Fast forward twenty-six years, and we’re now in November 2008 as I approached retirement. I saw a newspaper advertisement about an open house at the Hawkeye Model Railroad Club (HMRC) in Coralville, IA. Since I live in Iowa City, IA, just a few miles away from the club, I decided to check it out. I was immediately impressed with the advances in the hobby while I was away, particularly DCC and sound, and I thought that this was a perfect opportunity to rekindle the flame. I still had the remnants of my former rolling stock collection, but I wanted to start fresh and build my dream layout, though at the time, I had no idea what that would entail. I grew up in Florida with a six year stint in Alaska between ages 10 to 16, so I had no direct knowledge of Midwestern railroading. Moreover, because we moved to Alaska in 1953, I missed the transition era entirely, which is probably why I chose 1953 as the year to model.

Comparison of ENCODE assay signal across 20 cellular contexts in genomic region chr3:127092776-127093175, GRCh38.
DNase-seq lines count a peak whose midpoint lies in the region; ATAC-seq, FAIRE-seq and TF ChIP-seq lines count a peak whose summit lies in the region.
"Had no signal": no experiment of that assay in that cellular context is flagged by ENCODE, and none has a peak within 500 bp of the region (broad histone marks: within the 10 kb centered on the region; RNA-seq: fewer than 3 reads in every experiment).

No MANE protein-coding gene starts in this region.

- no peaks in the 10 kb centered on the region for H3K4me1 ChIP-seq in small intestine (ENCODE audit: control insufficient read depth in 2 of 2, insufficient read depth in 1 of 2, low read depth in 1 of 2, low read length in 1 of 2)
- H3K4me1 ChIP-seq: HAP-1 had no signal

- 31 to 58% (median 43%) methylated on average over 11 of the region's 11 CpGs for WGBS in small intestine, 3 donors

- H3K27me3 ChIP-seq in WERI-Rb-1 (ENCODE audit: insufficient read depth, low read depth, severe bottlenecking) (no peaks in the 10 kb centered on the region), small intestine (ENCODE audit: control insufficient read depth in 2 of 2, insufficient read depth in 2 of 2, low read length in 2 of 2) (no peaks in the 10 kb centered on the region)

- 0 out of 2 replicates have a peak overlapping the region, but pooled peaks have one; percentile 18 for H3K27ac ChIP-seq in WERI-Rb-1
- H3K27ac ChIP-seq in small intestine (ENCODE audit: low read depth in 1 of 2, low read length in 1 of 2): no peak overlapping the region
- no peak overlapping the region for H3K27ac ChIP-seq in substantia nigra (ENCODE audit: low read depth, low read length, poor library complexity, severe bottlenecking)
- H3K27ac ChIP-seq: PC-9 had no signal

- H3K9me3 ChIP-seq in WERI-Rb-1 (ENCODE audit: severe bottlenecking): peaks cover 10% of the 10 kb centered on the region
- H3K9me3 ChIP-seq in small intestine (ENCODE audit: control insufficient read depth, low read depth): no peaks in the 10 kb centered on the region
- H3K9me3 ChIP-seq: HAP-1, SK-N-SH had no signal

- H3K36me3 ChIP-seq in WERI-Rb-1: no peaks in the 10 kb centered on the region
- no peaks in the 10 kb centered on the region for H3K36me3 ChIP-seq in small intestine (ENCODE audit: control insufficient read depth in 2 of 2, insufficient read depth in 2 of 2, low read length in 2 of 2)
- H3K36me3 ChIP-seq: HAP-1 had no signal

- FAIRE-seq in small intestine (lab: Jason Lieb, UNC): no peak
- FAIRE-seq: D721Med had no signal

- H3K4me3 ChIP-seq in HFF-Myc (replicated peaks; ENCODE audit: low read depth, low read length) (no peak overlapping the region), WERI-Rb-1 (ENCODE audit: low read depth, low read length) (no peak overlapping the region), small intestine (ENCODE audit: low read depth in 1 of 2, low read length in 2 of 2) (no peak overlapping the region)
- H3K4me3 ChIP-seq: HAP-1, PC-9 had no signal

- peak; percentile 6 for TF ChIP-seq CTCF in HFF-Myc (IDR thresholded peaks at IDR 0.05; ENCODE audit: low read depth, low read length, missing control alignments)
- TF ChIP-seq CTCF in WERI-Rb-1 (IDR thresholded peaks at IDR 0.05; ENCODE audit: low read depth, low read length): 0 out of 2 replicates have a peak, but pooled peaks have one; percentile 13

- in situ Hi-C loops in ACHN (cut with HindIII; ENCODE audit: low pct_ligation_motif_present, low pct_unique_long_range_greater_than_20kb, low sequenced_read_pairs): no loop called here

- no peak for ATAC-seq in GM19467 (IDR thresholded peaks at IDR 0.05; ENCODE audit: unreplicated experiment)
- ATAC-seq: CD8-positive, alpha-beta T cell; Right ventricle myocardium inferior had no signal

I had extremely limited model railroad experience, so I read all of the Kalmbach books on layout planning and construction, and that exercise confirmed my interest in prototype modeling (thank you Tony Koester). The question was, which prototype. Due to space limitation, I thought it would be best to model a branch line, preferably one that operated near my home in Eastern Iowa so that I could do field research. I liked the transition era because of steam, diesel, and the great variety of freight cars in operation at that time. I made a list of roads that operated in Iowa and looked at the Morning Sun and other picture books in the local libraries. The short list of roads that operated in Eastern Iowa in 1953 came down to CB&Q, CRI&P, M&StL, and MILW. I selected CB&Q because of the Zephyrs, the large number of composite gondolas and single sheathed box cars still in operation, and the paint schemes on Q motive power. Best of all, a 53 mile branch line once operated from Burlington, IA to Washington, IA, the latter only 34 miles from Iowa City. The Burlington Route Historical Society had published Burlington Bulletin No. 30 on this branch line, so much information was immediately available to start the planning process. The dream began to take shape.